2. My approach to branding comes from the safety profession and building and implementing management systems. I’m great at developing and measuring safety culture—which boils down to opinions. What I chase the most in my day job with our employees and clients is to shape their opinions. It’s an important part of business, which equates to building confidence.

If I do my job right, company culture is positive. Do it wrong, you have a negative impact or feeling.

Same thing goes here too, that I’m shaping my followers to feel good about connecting with me. My hope is my actions will lead to a positive opinion about who I am and what I do.

Debbie: You talk quite a bit about “brand.” Can you sum up in a sentence or two what your brand is?

Ben: For me, branding is two-fold.

I base my actions on four words which are sincerity, success, tolerance, and tact. (Posted on my Ted Lasso wall), my daily focus.

Brand statements to me are secondary, but I have one. “Ben Lucas is an author, rooted in thriller storytelling, who is inspired by the high and lows of the world oil industry.” For me, my brand statement will develop as my work matures.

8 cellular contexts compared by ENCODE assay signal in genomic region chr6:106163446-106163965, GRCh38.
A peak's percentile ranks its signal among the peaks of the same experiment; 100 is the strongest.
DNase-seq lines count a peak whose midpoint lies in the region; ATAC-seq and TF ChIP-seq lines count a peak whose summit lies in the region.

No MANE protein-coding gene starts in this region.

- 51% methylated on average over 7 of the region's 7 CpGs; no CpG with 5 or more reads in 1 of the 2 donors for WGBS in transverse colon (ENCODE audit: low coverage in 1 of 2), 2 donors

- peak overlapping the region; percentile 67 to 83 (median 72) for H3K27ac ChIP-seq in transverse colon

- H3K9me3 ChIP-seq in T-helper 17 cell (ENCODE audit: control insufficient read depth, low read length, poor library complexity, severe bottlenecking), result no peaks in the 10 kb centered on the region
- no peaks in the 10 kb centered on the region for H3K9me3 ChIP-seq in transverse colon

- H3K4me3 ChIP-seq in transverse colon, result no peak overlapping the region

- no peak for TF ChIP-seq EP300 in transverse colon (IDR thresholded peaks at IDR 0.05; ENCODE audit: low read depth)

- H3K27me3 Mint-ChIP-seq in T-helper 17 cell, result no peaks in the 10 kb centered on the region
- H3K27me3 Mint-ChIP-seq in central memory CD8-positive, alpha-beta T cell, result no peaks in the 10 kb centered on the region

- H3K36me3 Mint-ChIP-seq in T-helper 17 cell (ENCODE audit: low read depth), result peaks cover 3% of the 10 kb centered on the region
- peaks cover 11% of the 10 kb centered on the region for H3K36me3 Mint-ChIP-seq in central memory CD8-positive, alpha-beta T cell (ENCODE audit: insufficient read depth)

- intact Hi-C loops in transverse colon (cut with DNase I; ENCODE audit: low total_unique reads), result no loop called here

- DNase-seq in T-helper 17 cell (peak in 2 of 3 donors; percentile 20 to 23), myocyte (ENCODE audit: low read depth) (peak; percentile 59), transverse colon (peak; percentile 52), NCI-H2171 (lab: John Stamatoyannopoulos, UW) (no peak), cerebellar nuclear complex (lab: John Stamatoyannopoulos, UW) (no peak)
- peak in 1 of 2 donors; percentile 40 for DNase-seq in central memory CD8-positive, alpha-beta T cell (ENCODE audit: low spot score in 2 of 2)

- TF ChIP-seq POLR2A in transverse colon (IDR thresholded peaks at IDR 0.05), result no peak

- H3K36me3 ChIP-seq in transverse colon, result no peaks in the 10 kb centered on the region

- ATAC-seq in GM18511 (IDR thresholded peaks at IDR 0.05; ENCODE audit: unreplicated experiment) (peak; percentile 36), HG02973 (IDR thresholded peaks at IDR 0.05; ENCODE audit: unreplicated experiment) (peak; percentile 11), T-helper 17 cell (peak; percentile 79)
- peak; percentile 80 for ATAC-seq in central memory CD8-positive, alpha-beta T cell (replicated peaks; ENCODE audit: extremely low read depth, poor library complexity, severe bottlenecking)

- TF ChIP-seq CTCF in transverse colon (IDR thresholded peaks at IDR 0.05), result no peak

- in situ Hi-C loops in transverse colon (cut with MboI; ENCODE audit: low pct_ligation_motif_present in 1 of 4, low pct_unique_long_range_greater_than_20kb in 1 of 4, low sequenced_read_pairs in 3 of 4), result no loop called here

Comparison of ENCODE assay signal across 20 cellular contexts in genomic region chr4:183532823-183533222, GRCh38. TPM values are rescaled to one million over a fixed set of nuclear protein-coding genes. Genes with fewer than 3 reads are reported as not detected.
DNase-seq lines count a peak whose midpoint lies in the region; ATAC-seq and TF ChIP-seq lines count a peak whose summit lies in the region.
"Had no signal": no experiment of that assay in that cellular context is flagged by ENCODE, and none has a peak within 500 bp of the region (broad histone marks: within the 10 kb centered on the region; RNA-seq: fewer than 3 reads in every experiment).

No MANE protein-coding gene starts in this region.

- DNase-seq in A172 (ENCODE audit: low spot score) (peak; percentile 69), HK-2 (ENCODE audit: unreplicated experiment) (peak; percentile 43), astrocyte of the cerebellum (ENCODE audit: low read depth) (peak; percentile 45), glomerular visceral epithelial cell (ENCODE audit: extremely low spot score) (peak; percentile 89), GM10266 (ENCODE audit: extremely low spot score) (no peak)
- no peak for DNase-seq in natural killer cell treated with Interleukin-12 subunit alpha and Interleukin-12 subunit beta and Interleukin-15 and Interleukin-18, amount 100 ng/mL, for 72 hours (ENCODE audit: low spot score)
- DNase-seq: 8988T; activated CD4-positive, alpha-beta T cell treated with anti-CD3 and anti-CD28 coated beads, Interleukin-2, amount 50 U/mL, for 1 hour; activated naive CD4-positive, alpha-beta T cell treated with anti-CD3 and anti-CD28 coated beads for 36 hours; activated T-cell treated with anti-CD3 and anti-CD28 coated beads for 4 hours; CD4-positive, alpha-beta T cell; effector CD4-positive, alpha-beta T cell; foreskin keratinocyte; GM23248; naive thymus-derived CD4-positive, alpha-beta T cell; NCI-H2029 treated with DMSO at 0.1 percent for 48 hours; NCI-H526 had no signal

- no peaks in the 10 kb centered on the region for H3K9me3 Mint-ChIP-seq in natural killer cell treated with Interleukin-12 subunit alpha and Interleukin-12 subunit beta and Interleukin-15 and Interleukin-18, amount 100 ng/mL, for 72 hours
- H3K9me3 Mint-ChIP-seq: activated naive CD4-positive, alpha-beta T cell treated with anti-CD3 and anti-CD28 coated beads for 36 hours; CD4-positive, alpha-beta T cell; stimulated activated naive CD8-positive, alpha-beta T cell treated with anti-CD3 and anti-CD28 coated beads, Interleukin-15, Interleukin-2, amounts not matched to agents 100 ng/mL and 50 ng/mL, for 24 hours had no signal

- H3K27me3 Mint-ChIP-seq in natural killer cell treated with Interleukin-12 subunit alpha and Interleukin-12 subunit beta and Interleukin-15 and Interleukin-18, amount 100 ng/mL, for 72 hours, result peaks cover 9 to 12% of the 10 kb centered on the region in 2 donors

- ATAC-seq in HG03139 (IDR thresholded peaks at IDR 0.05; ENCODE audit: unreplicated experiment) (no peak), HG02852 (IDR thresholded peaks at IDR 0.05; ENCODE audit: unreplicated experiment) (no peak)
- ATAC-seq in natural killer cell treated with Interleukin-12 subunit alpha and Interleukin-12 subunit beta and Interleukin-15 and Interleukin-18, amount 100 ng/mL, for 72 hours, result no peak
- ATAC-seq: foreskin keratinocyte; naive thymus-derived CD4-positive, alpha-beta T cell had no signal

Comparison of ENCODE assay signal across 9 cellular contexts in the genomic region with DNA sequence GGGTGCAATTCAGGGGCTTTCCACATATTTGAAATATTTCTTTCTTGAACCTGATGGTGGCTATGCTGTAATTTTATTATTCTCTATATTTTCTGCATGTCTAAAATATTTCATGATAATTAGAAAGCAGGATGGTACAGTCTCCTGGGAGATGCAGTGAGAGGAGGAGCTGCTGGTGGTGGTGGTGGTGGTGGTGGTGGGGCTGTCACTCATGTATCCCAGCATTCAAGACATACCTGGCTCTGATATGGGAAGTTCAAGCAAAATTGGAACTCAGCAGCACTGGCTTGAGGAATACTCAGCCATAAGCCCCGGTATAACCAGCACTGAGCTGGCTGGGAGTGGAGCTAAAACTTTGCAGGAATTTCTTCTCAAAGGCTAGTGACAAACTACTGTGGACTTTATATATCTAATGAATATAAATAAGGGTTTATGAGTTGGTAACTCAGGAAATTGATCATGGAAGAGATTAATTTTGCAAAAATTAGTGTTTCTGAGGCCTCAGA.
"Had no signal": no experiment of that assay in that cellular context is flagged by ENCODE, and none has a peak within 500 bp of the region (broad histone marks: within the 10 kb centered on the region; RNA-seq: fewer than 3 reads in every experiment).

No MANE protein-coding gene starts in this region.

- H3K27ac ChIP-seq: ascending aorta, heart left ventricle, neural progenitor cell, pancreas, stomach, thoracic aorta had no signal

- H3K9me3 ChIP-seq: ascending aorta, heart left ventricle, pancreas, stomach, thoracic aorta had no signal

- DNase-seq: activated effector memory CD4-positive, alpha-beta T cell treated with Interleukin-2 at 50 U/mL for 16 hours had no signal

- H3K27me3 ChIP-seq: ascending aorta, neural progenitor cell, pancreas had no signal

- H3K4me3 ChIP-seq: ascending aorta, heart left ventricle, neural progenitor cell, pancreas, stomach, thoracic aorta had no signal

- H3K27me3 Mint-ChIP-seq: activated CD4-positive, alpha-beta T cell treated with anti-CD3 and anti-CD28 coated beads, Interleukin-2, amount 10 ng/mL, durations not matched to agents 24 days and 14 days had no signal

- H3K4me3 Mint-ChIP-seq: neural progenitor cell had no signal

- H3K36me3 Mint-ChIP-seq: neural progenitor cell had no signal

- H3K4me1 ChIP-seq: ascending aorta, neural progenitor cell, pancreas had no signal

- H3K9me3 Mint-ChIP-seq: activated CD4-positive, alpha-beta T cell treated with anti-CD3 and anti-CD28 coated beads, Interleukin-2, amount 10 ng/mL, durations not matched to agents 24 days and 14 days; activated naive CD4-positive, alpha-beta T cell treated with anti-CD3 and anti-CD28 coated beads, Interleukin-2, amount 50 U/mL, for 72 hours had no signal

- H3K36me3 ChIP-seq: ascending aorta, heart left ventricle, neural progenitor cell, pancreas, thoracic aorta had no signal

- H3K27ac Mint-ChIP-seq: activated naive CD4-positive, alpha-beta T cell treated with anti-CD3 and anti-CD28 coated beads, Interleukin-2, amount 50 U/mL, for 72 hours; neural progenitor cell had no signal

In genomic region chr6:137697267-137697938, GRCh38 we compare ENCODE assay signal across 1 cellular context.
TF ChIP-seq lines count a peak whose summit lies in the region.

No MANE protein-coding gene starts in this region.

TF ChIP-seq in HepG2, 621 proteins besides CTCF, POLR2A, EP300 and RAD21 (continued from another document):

Debbie: Do you ever attract “creepy” followers? If so, how do you handle them?

Ben: YES! This kind of stuff happens a lot to me because I tend to follow everyone back. But, don’t be afraid to follow other people. Be open to other like-minded individuals. If you follow others who are like-minded, you will build more followers. Connections can build even more followers and potential readers of your materials.

Overall, here are your best defenses:

Don’t follow people back if they appear to be scammers. I think there are some great articles on TKZ that go into a lot of details of what to look for.

Don’t answer back any direct or personal mail on social media, (like Twitter), unless you know the person. Social media is meant to be ‘social’ and you should communicate in group discussions or comments on posts. Once those conversations happen in private, things can get awkward fast.

Do not give out your personal details online.